From 6 April 2022 the Divorce, Dissolution and Separation Act 2020 will come into force – introducing the so called ‘no fault divorce’ in England and Wales. The new law will apply to Civil Partnerships as well as to marriages. However, to simplify this piece, I will refer to no fault in the context of a divorce throughout.
Currently, people in the UK who want to divorce must show that their marriage has irretrievably broken down and can do so by relying on one of the following facts in support:
- Unreasonable behaviour
- Two years separation with consent
- Five years separation
For people who do not wish to wait for a period of separation of at least two years, their only alternative option is to blame their spouse for the breakdown of the marriage by relying on their spouse’s desertion (albeit very rarely used nowadays), adultery or unreasonable behaviour. These are known as ‘fault’ or ‘instant’ petitions. The most common fact in support for divorces in England and Wales is ‘unreasonable behaviour’. However, this causes a number of issues, not least because the blame-based system leads to animosity between the parties which is often detrimental when negotiating financial settlements or child arrangements. Some Petitioners would also have to exaggerate the behaviour of their spouses to meet the threshold for unreasonable behaviour, which can lead to delays in the divorce suit due to the other party not accepting blame.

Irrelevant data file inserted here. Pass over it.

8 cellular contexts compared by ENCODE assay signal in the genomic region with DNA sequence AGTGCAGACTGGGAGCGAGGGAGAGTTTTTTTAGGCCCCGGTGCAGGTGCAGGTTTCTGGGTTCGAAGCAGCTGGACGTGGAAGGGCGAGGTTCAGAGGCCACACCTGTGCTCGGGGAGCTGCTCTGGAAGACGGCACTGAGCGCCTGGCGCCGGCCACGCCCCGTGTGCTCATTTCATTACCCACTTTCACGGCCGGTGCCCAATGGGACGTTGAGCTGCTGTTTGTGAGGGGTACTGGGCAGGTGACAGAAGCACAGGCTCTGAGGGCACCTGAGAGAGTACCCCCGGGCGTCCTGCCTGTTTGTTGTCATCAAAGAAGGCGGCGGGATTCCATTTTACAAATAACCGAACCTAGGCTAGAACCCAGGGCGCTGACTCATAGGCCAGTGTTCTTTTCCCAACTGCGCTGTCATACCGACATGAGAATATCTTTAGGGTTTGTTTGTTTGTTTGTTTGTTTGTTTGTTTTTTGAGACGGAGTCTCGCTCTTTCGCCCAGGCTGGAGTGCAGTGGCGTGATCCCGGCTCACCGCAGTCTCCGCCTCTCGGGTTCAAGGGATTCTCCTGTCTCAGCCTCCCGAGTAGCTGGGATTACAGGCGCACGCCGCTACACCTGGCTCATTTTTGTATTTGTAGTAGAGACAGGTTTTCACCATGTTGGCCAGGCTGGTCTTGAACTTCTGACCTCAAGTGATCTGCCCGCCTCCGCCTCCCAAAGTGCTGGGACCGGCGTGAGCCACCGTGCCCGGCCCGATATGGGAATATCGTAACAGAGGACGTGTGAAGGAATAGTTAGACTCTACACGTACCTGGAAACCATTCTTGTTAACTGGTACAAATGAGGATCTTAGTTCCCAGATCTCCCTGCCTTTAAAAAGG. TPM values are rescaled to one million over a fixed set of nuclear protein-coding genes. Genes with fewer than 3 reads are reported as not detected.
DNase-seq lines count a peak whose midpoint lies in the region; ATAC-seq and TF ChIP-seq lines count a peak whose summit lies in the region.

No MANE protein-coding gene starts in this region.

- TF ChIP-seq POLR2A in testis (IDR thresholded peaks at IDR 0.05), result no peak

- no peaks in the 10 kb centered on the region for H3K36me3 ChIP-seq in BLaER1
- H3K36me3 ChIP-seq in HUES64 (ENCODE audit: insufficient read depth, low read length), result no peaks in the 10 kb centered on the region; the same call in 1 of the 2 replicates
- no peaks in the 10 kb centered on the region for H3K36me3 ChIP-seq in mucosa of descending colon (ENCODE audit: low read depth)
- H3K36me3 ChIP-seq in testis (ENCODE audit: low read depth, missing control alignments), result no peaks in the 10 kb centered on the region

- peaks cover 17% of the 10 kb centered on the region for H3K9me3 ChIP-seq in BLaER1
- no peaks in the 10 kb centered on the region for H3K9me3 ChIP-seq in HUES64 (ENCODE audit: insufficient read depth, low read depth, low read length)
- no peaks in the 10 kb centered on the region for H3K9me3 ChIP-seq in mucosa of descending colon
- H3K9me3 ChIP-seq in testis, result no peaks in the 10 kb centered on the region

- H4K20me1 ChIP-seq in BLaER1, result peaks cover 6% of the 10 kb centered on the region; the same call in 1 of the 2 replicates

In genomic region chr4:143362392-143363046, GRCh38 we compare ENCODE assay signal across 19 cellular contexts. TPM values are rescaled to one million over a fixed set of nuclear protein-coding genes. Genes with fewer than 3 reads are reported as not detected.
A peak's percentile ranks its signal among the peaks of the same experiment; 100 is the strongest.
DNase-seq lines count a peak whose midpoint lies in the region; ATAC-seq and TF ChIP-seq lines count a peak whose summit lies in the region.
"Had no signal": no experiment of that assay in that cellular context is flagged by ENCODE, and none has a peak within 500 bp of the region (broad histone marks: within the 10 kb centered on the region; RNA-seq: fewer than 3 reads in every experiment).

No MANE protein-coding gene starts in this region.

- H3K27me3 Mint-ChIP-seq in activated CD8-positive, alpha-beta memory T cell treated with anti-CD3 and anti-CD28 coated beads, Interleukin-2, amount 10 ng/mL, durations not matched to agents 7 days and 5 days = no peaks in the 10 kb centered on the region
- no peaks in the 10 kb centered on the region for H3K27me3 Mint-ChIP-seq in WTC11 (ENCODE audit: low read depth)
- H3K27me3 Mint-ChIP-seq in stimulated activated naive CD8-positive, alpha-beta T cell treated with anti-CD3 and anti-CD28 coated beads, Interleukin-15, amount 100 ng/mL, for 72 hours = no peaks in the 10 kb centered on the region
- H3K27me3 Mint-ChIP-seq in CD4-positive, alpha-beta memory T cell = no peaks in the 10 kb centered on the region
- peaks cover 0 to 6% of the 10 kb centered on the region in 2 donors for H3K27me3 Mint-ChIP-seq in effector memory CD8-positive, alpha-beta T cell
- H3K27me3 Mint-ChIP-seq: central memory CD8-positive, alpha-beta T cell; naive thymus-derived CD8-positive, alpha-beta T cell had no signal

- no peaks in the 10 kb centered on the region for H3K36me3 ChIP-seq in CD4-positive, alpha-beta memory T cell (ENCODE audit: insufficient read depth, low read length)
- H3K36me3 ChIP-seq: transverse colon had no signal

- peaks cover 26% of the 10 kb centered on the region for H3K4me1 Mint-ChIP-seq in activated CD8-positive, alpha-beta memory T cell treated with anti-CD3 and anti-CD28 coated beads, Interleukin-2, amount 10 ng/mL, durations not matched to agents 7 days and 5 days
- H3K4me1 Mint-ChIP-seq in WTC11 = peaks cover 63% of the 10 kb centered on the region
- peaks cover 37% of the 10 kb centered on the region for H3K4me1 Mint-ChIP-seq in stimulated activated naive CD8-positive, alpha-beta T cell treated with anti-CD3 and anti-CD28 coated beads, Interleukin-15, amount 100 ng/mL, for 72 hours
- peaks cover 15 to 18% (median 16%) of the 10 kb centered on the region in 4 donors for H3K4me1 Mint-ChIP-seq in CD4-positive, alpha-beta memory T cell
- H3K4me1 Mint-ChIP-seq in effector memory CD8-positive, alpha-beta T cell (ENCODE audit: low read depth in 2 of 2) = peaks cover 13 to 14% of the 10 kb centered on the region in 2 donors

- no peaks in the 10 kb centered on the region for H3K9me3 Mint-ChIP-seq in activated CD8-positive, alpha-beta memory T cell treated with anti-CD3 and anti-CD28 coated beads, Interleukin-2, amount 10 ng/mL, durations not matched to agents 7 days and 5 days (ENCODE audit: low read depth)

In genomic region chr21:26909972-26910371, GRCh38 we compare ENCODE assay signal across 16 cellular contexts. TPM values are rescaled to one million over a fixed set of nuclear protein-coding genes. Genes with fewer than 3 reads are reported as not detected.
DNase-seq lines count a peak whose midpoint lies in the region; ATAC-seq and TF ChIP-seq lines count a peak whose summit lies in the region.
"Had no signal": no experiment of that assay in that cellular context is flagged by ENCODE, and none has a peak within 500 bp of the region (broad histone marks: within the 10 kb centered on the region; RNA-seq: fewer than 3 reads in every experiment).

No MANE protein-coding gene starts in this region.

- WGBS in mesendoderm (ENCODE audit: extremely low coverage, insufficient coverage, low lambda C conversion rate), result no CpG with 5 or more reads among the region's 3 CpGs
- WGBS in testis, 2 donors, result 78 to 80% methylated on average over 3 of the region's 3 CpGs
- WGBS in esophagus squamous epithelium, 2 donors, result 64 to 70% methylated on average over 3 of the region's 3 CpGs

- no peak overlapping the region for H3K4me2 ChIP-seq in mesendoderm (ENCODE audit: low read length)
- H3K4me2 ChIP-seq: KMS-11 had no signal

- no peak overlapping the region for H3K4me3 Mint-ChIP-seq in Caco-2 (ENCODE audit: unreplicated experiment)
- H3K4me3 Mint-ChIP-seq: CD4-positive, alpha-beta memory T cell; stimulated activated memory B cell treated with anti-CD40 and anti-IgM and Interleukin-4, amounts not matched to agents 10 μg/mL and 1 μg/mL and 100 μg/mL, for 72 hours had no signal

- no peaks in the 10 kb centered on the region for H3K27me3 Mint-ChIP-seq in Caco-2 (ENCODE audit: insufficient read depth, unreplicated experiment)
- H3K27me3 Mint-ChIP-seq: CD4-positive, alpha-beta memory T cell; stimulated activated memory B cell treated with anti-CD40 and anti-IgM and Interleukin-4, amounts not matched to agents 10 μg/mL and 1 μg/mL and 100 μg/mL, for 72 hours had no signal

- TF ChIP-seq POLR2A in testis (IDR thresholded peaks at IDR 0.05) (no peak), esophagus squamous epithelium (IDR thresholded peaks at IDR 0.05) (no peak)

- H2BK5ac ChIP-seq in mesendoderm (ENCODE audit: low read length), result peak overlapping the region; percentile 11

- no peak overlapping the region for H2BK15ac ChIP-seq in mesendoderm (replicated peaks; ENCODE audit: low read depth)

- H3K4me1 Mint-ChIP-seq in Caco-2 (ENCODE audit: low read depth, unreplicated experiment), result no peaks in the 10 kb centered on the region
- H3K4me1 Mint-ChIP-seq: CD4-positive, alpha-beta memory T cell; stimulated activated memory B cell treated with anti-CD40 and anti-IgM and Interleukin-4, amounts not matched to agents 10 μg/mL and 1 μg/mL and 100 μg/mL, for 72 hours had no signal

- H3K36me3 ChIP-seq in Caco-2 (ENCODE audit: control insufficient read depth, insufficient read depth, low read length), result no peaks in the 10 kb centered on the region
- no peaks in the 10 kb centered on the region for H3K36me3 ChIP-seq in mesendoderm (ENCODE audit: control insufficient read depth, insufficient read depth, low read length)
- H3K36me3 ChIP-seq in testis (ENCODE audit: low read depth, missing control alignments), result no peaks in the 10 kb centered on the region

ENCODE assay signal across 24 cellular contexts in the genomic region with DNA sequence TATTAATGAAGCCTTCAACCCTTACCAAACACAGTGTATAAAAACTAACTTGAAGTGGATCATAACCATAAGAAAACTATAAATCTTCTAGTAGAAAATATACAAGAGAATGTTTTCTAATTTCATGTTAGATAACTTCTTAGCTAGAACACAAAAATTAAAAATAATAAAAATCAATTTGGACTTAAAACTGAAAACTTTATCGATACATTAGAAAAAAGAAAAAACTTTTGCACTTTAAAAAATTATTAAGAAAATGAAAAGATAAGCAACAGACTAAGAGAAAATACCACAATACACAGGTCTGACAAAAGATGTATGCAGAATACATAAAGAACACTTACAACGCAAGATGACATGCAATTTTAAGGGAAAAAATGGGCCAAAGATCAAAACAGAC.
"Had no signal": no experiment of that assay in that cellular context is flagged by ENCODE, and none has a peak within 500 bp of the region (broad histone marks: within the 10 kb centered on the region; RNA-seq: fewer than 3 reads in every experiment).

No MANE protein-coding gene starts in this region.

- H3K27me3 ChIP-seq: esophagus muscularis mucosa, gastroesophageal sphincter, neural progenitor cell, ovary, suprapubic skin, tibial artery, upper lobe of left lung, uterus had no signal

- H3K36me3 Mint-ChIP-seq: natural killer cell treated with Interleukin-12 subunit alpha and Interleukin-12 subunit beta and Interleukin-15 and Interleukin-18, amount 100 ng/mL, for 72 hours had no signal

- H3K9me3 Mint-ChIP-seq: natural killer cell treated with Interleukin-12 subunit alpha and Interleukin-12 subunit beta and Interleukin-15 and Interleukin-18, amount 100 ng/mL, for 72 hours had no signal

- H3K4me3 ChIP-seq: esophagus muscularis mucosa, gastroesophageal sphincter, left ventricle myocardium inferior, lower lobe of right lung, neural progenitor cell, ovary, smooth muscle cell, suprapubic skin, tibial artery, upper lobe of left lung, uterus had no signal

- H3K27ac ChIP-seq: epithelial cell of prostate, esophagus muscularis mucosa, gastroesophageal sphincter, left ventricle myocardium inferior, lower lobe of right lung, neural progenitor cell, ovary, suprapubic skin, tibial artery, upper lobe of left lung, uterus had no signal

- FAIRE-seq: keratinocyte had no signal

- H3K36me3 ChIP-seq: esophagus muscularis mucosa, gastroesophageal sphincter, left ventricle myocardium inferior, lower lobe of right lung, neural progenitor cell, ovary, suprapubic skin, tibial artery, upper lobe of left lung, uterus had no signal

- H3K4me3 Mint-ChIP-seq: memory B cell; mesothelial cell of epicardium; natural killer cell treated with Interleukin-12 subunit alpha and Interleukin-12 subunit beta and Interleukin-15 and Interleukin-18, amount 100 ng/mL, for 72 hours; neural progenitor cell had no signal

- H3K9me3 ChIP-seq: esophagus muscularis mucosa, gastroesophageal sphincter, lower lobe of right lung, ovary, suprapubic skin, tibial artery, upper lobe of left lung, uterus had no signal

The ‘no fault’ divorce is therefore very welcomed by practitioners and the public alike to reform a divorce system which has long been criticised for being outdated, unsatisfactory and unnecessarily adversarial. However, the new legislation is not free from criticisms.
What changes does the new law bring into force?
From 6 April 2022, people who want to divorce no longer have to rely on any facts to prove that the marriage has irretrievably broken down.
Under the new system, the irretrievable breakdown of the marriage is alleged when the petition is presented – and not, as per the current law, confirmed when the application for decree nisi is made (after the facts relied upon by the Petitioner have been admitted or proven).